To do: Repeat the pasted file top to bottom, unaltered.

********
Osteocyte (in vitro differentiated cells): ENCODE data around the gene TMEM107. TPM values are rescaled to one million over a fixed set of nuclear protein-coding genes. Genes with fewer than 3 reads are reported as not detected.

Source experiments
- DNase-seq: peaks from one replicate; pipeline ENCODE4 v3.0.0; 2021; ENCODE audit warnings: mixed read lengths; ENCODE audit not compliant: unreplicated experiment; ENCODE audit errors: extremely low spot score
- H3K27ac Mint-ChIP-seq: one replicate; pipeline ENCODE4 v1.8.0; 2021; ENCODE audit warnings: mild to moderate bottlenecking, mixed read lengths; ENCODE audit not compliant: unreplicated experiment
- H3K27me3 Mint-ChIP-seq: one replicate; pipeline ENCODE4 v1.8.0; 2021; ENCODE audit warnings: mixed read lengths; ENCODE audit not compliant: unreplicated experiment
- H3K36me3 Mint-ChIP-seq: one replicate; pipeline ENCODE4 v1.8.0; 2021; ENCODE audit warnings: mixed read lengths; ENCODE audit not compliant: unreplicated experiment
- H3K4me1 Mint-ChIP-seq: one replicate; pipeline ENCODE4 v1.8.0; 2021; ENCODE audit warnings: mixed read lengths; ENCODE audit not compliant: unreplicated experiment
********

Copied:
Osteocyte (in vitro differentiated cells): ENCODE data around the gene TMEM107. TPM values are rescaled to one million over a fixed set of nuclear protein-coding genes. Genes with fewer than 3 reads are reported as not detected.

Source experiments
- DNase-seq: peaks from one replicate; pipeline ENCODE4 v3.0.0; 2021; ENCODE audit warnings: mixed read lengths; ENCODE audit not compliant: unreplicated experiment; ENCODE audit errors: extremely low spot score
- H3K27ac Mint-ChIP-seq: one replicate; pipeline ENCODE4 v1.8.0; 2021; ENCODE audit warnings: mild to moderate bottlenecking, mixed read lengths; ENCODE audit not compliant: unreplicated experiment
- H3K27me3 Mint-ChIP-seq: one replicate; pipeline ENCODE4 v1.8.0; 2021; ENCODE audit warnings: mixed read lengths; ENCODE audit not compliant: unreplicated experiment
- H3K36me3 Mint-ChIP-seq: one replicate; pipeline ENCODE4 v1.8.0; 2021; ENCODE audit warnings: mixed read lengths; ENCODE audit not compliant: unreplicated experiment
- H3K4me1 Mint-ChIP-seq: one replicate; pipeline ENCODE4 v1.8.0; 2021; ENCODE audit warnings: mixed read lengths; ENCODE audit not compliant: unreplicated experiment